Layer of blubber for insulation
Length of a baby beluga
Approximate length of adult beluga
Approximate weight of adult male beluga
Of a beluga’s body weight is blubber
Belugas live in the Arctic and sub-Arctic waters of the world. The southern-most beluga population inhabits the St. Lawrence River estuary of Canada. It is a remnant population, separated from the other populations during the last Ice Age. Most groups of belugas move from the open ocean to coastal areas in response to the seasonal freezing and thawing of sea ice. As the ice breaks up in the spring, belugas move shoreward into newly opened waterways. Belugas often enter rivers and estuaries where the water temperature is higher and the salinity is lower than that of the ocean. These environmental conditions trigger a molt of the top layers of a beluga’s skin.
In the summer months, thousands of belugas gather in shallow areas where rivers and oceans meet known as estuaries. They form nursing groups of females and calves, occasionally with juveniles in attendance. The belugas come together to moult their skin (rubbing on rocks in the shallow areas) and for females to give birth). Male and female belugas come together during this time, but for the rest of the year, groups of adult males remain apart from the females and their calves. Scientists are only able to observe belugas in the ocean during the summer, and little is known about what happens to the social groupings in the winter and where the animals spend most of their time.
Sound is an effective means of communication for belugas because it travels long distances through water. Belugas communicate with a wide range of sounds: clicks, chirps, grunts, squeals, screeches and whistles. Belugas make such an array of sounds that nineteenth century sailors and explorers of the high Arctic named them “sea canaries.” In her studies on the Vancouver Aquarium’s belugas, researcher Valeria Vergara has found that baby belugas aren’t born knowing all their sounds—they have to learn them from their social group, just like baby humans.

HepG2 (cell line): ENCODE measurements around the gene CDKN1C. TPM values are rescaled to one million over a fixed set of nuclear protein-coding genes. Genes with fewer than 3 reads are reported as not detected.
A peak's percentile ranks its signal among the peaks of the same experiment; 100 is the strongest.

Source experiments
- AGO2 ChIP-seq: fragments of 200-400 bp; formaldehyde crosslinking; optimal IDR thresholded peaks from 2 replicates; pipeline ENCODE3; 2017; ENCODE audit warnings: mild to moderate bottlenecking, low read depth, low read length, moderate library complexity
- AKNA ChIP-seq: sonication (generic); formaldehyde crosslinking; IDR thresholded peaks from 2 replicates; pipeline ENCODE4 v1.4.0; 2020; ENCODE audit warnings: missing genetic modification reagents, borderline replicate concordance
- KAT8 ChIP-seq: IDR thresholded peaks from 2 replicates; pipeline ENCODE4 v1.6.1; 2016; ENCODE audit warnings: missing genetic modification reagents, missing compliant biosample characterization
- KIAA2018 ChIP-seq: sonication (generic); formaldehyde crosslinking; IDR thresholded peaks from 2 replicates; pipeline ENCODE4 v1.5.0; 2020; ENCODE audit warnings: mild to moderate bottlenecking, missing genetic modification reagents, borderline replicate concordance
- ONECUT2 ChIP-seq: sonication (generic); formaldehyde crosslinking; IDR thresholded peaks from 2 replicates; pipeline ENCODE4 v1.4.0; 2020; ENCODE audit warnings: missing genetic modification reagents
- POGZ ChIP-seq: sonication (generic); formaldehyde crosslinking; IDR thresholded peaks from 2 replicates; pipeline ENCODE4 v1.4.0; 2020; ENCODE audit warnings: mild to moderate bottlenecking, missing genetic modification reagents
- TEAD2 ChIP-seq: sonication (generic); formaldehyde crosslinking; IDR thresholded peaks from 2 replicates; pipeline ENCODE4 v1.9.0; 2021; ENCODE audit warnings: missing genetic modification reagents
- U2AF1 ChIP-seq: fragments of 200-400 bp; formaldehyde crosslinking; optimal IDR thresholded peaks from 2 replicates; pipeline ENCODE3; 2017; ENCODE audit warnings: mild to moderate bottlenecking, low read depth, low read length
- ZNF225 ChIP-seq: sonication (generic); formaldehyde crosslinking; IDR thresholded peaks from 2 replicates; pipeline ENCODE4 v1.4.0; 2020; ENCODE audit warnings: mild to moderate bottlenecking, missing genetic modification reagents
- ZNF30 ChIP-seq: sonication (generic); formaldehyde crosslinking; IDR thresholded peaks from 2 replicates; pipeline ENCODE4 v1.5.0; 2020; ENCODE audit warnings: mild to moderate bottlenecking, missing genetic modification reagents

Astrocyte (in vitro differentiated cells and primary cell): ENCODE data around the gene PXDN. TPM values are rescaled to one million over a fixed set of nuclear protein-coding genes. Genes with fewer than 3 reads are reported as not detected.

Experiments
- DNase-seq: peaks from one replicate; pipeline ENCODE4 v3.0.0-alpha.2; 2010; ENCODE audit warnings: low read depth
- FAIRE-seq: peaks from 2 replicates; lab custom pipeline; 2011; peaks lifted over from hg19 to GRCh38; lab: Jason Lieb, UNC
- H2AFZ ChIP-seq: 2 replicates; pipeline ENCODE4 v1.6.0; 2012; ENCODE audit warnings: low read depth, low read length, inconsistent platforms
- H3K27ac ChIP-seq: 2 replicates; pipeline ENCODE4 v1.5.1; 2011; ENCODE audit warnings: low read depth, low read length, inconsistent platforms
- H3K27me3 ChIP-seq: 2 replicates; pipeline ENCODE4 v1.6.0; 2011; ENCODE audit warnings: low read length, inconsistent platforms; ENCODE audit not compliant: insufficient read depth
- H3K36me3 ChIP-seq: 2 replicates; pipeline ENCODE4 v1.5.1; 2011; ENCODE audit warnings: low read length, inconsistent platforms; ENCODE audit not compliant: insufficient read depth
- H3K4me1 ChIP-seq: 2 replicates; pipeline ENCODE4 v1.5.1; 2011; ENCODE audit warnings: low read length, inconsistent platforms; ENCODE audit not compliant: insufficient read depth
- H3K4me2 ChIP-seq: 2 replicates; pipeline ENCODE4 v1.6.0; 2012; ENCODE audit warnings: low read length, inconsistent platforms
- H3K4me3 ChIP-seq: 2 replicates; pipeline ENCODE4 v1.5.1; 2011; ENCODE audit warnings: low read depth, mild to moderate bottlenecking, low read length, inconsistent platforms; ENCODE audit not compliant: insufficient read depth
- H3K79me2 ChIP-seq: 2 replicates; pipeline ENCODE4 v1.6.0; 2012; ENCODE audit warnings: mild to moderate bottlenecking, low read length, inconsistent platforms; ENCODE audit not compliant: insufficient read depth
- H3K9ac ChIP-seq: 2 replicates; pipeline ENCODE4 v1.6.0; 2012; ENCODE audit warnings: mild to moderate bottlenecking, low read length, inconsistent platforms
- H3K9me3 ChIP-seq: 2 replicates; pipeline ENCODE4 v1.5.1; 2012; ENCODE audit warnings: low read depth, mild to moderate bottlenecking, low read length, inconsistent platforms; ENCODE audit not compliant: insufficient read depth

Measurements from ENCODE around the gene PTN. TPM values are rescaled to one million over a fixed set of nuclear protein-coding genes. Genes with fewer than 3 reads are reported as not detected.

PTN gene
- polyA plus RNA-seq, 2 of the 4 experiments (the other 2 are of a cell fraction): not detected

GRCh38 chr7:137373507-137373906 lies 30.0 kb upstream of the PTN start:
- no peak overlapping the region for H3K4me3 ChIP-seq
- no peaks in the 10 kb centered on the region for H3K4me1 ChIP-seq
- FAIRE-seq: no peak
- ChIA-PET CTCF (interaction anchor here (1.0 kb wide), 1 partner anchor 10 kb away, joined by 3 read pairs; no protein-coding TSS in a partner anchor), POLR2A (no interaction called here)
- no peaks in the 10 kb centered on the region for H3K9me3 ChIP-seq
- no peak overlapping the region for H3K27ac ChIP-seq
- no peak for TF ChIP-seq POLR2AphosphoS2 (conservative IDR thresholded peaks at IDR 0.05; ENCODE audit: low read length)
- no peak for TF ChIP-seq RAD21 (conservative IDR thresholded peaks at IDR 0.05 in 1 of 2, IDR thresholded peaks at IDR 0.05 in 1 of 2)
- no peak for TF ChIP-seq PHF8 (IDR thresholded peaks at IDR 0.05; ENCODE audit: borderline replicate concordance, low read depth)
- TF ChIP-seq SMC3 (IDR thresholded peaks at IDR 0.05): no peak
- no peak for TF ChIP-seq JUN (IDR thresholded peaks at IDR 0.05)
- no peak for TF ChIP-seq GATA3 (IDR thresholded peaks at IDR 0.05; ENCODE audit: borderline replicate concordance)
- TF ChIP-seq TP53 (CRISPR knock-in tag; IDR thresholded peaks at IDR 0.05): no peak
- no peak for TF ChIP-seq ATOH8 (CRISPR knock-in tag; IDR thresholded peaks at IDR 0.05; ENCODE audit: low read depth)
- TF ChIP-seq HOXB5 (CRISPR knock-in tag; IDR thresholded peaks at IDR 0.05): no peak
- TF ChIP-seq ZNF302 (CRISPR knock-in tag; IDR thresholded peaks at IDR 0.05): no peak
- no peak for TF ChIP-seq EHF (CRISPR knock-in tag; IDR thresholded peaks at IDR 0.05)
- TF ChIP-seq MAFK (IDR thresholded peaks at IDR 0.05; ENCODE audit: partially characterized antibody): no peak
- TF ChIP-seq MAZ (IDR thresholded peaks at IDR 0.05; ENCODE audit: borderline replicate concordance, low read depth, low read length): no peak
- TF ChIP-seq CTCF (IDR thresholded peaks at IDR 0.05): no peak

They are well insulated. Belugas have an insulating layer of blubber that is usually 10-15 cm thick. The thickness of the blubber layer varies with the season and the water temperature. Calves are born with only 2.5 cm of blubber, but they gain weight quickly while nursing on rich milk which ranges in fat content from 15-40% (imagine drinking a thick milkshake!)
No, belugas are a brownish-grey colour when they are born and turn slate grey within a few weeks. As belugas age, their skin loses pigment cells which causes it to turn white. Only the rims of their pectoral flippers and tail flukes retain their original grey shade. Some Canadian researchers use the Kodak grey scale to describe the colour of belugas, but there is too much variation in the rate at which the belugas turn white for colour to be a reliable indicator of age.
Yes. Killer whales, polar bears and Greenland sharks eat belugas. Ice can be a shelter from these predators; killer whales, with their tall dorsal fins, usually don’t follow belugas beneath the ice pack. But ice can be dangerous too; belugas can get trapped at a breathing hole with no access to open water for months at a time. Humans hunt belugas for food; subsistence hunting (hunting to survive) in the Arctic is an important part of Inuit life.
Belugas have a diverse diet eating a variety of capelin, young salmon, arctic cod, herring, smelt, flounder, shrimp, snails, crabs and worms. They will forage for food on the underside of sea ice, on the ocean floor and throughout the water column. Belugas can dive deep for food, and have been recorded reaching depths of 1000 metres!
Belugas use echolocation; sound to find their food and emit clicks from their nasal passages similar to how some bat species find their food. These clicks travel through water and bounce off objects including ice, food or the ocean floor. Belugas listen for the echoes of these clicks to determine where their food is located. Belugas are incredibly accurate with their echolocation.
Yes and no. Of seven Canadian beluga populations, two are listed as endangered (inhabiting eastern Hudson Bay, and Ungava Bay), two as threatened (inhabiting Cumberland Bay and St. Lawrence River estuary), and two as “of special concern” (inhabiting the eastern high Arctic including Baffin Bay and western Hudson Bay). Only the eastern Beaufort Sea population is not at risk. The main human threats faced by belugas are climate change, habitat loss, noise pollution and contaminants and pollution in the water. The rough estimate of the beluga population in Canada is between 72 000 and 144 000 animals. More research needs to be done to understand this species.
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